Desperate times (for nuclear) call for criminal measures
Ten years have gone by since the Fukushima Daiichi accident began. What happened in the United States, historically leading the world’s nuclear power programs and still operating the largest reactor fleet in the world? What are global developments in energy policy increasingly dominated by renewable energy?
By Mycle Schneider
“The debate is over. Nuclear power has been eclipsed by the sun and the wind”, Dave Freeman wrote in the Foreword to the World Nuclear Industry Status Report 2017.
The renowned industry thinker the New York Times called an “energy prophet”, passed away last year at age 94. He had seen nuclear power coming and going. President Carter appointed him as Chairman of the only fully public federal electricity utility in the United States, the Tennessee Valley Authority (TVA) in 1977. Construction had started on two nuclear reactors in the State in 1972. It took until 1996 to complete the first one and until 2016 for the second one—almost 44 years after construction start, a world record. Those were the last units to start up in the United States.
Construction began on four units in 2013, but in 2017, the bankruptcy of builder Westinghouse led to the abandonment of the V.C. Summer two-unit project in South Carolina. Steve Byrne, former Vice-President of the utility that spent more than $10 billion on the failed project and raised electricity consumer rates nine times, later pleaded guilty to fraud charges in federal court.
The U.S. Attorney for South Carolina told the Federal District Court in Columbia that Byrne “joined a conspiracy… to defraud customers of money and property through… false and misleading statements and omissions.”
Construction cost estimates for the only other active construction site in the U.S., the two-unit Vogtle project in Georgia, have been multiplied by a factor nearing five from $6.1 billion in 2009 to $28 billion by 2018. And still, a 2020-monitoring report found that the component “test failure rate is at an unacceptably high rate of roughly 80%”. The startup continues to be delayed.
Meanwhile, lacking newbuild, the U.S. nuclear fleet is ageing and the 94 still operating reactors now exceed an average age of 40 years. Although the U.S. nuclear industry claims to have achieved decreasing operation and maintenance costs since 2012—the only nuclear country to do so—the utilities are still struggling to compete with fierce competitors from the renewable energy sector.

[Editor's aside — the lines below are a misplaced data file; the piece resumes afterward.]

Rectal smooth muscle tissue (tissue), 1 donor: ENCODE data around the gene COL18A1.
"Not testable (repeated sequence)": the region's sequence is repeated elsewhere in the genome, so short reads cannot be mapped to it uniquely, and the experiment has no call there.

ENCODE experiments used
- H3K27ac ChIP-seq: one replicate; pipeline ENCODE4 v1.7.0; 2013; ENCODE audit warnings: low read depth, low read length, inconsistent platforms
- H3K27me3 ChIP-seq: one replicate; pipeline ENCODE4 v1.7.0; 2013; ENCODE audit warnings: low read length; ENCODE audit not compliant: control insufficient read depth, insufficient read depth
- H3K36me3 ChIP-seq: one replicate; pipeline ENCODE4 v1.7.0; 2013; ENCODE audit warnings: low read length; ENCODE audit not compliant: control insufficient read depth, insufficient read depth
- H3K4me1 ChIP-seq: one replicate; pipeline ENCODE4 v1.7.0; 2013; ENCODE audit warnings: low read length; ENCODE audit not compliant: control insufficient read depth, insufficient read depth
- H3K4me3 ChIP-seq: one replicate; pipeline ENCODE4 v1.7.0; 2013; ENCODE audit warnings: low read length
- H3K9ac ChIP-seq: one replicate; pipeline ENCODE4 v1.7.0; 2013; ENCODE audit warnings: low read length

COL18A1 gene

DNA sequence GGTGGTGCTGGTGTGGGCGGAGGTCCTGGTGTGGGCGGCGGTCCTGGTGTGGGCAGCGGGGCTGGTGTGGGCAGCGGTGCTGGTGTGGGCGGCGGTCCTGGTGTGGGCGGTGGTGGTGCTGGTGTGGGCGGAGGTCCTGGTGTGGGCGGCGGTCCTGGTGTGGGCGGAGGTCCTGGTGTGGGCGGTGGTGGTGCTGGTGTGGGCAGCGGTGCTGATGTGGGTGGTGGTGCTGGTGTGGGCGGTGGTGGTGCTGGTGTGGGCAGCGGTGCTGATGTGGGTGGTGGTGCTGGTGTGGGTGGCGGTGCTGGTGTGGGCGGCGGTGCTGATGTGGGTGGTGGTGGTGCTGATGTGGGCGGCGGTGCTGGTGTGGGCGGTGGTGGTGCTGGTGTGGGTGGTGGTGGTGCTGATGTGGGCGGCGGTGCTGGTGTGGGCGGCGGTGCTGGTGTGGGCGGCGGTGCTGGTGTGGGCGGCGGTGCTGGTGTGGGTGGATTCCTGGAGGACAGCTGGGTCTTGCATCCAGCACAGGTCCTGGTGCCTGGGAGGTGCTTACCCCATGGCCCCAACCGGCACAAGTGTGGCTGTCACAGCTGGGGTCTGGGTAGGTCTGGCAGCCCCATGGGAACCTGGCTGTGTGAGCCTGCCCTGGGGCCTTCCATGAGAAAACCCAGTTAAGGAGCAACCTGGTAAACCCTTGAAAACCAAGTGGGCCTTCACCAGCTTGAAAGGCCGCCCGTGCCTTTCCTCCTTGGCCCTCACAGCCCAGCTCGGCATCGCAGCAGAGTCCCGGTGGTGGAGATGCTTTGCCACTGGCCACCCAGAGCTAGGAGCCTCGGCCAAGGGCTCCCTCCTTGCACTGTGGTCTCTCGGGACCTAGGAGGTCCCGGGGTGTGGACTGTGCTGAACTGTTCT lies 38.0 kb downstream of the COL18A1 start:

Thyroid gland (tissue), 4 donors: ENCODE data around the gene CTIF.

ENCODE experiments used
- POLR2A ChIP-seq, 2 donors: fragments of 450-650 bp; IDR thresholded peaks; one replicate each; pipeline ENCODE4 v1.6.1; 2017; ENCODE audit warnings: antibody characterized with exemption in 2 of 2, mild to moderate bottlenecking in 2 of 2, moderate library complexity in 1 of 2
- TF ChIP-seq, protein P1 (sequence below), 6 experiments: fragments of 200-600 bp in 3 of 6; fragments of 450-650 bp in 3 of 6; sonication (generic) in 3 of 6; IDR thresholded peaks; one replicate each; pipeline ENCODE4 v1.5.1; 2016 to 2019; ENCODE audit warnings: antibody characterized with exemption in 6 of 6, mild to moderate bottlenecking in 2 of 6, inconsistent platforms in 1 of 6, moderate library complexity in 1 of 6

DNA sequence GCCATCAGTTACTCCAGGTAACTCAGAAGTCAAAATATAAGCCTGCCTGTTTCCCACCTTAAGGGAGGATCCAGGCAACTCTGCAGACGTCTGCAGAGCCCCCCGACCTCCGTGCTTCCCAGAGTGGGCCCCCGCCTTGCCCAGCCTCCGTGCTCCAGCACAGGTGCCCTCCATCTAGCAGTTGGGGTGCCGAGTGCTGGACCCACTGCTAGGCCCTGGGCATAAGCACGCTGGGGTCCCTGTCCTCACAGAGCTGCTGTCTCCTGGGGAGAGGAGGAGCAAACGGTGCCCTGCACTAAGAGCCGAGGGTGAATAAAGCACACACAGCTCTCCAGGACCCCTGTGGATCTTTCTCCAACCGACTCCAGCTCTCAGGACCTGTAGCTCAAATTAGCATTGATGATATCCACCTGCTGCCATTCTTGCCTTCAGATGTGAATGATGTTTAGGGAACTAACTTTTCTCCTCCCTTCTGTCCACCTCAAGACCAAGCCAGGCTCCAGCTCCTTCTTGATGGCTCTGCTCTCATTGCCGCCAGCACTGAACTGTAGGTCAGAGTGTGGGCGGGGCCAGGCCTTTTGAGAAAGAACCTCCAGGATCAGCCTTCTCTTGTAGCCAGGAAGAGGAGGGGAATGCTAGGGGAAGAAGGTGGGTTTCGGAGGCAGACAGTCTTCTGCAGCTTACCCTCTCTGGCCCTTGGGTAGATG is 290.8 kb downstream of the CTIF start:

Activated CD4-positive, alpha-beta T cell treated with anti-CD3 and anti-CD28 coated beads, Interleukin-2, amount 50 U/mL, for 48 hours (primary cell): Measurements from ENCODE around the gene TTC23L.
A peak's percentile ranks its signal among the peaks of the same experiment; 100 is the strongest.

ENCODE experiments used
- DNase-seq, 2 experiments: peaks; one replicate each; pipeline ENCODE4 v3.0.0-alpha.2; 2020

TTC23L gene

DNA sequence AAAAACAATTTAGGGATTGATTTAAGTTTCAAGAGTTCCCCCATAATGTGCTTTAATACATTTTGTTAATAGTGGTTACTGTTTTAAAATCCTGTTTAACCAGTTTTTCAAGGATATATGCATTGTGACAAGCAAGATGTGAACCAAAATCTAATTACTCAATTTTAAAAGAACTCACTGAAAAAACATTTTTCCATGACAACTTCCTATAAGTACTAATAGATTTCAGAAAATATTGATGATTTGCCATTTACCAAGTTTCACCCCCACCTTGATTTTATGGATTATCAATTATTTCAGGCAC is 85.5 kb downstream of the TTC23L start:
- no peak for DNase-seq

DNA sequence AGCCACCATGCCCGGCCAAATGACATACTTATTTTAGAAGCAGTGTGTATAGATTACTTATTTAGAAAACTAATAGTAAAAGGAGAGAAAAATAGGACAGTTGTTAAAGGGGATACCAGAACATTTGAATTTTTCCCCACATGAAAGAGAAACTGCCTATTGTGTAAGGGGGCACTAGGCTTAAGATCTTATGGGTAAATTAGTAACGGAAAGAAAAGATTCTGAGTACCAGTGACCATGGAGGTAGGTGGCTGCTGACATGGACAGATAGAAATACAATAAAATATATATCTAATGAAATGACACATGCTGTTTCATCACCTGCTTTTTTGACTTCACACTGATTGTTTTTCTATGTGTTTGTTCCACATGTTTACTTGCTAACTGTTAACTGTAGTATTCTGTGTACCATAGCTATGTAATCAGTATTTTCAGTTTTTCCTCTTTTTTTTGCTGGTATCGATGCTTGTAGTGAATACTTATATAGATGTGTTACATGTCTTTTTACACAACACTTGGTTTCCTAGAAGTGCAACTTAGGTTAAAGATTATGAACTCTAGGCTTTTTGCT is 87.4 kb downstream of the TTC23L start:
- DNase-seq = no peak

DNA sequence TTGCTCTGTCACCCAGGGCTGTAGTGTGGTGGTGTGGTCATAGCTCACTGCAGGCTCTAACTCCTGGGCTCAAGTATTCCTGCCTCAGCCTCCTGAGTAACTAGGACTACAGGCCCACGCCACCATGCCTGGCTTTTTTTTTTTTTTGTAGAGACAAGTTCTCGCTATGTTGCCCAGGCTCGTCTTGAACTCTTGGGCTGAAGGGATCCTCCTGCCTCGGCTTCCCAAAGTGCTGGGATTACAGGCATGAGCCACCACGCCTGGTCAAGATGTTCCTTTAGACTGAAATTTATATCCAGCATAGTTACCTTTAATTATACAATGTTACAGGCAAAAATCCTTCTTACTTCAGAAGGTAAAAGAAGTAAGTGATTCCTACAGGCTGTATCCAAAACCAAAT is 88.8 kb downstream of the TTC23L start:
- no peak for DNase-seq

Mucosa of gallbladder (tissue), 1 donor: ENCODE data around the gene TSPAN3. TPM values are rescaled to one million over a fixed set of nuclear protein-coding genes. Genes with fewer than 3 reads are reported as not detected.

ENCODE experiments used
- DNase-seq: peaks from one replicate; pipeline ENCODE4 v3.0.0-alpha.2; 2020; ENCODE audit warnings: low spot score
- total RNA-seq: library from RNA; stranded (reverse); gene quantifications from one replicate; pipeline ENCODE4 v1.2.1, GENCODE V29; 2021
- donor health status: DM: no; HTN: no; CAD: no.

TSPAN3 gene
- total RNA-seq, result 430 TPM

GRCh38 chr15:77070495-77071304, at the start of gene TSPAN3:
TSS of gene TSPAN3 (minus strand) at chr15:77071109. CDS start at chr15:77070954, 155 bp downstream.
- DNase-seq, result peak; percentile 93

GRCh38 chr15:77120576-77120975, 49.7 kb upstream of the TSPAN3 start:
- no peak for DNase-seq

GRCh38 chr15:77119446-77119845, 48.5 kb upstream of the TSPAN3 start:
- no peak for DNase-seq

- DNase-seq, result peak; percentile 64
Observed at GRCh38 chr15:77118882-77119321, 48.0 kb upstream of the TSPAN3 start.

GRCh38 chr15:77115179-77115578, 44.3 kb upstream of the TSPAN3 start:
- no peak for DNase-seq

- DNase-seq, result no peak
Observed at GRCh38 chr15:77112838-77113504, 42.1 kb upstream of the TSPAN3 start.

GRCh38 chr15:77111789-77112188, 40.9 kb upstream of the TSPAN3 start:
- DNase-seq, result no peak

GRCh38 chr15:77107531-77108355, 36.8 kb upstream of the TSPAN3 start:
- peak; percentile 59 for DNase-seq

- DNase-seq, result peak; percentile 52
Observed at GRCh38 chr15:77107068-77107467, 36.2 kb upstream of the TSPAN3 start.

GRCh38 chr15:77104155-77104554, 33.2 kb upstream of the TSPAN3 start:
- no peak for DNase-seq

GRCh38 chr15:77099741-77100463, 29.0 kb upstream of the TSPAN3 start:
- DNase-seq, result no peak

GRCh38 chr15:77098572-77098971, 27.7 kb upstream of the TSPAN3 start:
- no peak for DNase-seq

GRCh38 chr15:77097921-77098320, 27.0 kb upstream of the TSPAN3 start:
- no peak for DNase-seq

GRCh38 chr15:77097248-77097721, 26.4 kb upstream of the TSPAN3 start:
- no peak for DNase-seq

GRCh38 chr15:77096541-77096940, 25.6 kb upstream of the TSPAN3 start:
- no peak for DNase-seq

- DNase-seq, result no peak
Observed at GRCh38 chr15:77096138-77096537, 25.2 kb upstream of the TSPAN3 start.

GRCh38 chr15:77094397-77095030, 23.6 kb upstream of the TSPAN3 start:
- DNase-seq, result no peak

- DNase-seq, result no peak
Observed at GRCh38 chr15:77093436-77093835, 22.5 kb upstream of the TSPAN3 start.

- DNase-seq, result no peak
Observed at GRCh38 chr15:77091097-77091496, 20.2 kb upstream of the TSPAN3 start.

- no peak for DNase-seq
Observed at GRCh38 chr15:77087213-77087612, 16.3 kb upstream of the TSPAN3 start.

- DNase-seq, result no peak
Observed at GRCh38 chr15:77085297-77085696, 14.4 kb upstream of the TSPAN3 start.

Solar photovoltaic plants saw their electricity-generating costs decrease by 90 percent over the past decade, and wind power is down 70 percent, while nuclear kilowatt-hour costs increased by one third. This has led desperate nuclear utilities to take innovative and sometimes criminal measures.
In several states, they pushed through legislation allowing for direct subsidies of uneconomic reactors, rewarding “zero carbon emissions”.
In Ohio, an unprecedented conspiracy, involving the speaker of the State House of Representatives, was dismantled by the FBI in the summer of 2020. The group had set up a $60 million slush fund fed by the nuclear utility to bribe House Members to pass a bill allowing for a $1.3 billion bailout of two uneconomic nuclear and several coal plants. The corruption scheme was “likely the largest bribery, money-laundering scheme ever perpetrated against the people of the state of Ohio,” according to the U.S. attorney for the Southern District of Ohio.
The global nuclear industry has lost the newbuild market. Five reactors started up in 2020, while six were closed down. While there was a net nuclear capacity increase of 0.4 GW, renewables added more than 200 GW. China, the only country with a significant newbuild program, added 2 GW of nuclear and 150 GW of solar and wind combined.
As Freeman stated, “These renewable, free-fuel sources are no longer a dream or a projection—they are a reality that are replacing nuclear as the preferred choice for new power plants worldwide”. No wonder despair is reigning in nuclear companies’ headquarters. Ten years after the disaster struck Japan, nuclear power has become irrelevant in the world, an industrial reality that also Japanese policymakers need to face.
Mycle Schneider is an independent international consultant on energy and nuclear power. He is the coordinator and publisher of the annual World Nuclear Industry Status Report.
A shorter version of this article, published here by kind permission of the author, first appeared on Kyodo News on March 16, 2021.
Headline photo: “Milky Way and a wind turbine at Ocotillo Express Wind Energy Project.” by slworking2/Creative Commons.